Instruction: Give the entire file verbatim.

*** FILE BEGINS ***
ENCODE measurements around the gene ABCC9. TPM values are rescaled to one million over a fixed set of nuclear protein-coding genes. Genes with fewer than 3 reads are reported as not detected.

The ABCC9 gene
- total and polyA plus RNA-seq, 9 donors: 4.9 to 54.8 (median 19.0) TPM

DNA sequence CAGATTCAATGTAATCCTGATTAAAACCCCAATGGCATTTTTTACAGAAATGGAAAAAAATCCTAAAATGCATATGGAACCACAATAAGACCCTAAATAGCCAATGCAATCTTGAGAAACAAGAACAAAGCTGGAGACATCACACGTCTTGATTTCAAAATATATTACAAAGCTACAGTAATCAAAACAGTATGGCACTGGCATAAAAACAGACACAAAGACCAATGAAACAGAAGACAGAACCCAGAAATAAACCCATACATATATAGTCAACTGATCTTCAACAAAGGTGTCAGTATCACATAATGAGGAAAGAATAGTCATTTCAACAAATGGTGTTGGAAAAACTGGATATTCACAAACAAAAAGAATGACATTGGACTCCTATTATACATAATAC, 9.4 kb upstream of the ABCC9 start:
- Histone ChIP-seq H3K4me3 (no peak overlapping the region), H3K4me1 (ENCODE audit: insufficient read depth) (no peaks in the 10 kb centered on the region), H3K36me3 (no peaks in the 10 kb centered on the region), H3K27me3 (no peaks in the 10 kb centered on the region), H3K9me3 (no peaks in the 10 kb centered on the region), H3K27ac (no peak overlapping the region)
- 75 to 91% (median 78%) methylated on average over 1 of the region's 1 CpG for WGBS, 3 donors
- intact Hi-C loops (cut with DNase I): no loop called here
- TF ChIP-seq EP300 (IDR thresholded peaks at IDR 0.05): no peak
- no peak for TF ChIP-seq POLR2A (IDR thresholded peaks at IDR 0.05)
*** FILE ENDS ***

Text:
ENCODE measurements around the gene ABCC9. TPM values are rescaled to one million over a fixed set of nuclear protein-coding genes. Genes with fewer than 3 reads are reported as not detected.

The ABCC9 gene
- total and polyA plus RNA-seq, 9 donors: 4.9 to 54.8 (median 19.0) TPM

DNA sequence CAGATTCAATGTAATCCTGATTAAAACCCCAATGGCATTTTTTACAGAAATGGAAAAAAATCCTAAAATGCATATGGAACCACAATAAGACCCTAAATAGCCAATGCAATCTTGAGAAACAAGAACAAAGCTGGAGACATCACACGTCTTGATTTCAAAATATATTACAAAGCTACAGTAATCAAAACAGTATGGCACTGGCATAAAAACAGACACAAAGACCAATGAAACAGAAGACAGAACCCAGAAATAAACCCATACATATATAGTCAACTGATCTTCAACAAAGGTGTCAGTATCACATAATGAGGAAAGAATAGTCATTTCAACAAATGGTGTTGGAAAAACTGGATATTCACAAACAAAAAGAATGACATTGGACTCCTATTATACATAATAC, 9.4 kb upstream of the ABCC9 start:
- Histone ChIP-seq H3K4me3 (no peak overlapping the region), H3K4me1 (ENCODE audit: insufficient read depth) (no peaks in the 10 kb centered on the region), H3K36me3 (no peaks in the 10 kb centered on the region), H3K27me3 (no peaks in the 10 kb centered on the region), H3K9me3 (no peaks in the 10 kb centered on the region), H3K27ac (no peak overlapping the region)
- 75 to 91% (median 78%) methylated on average over 1 of the region's 1 CpG for WGBS, 3 donors
- intact Hi-C loops (cut with DNase I): no loop called here
- TF ChIP-seq EP300 (IDR thresholded peaks at IDR 0.05): no peak
- no peak for TF ChIP-seq POLR2A (IDR thresholded peaks at IDR 0.05)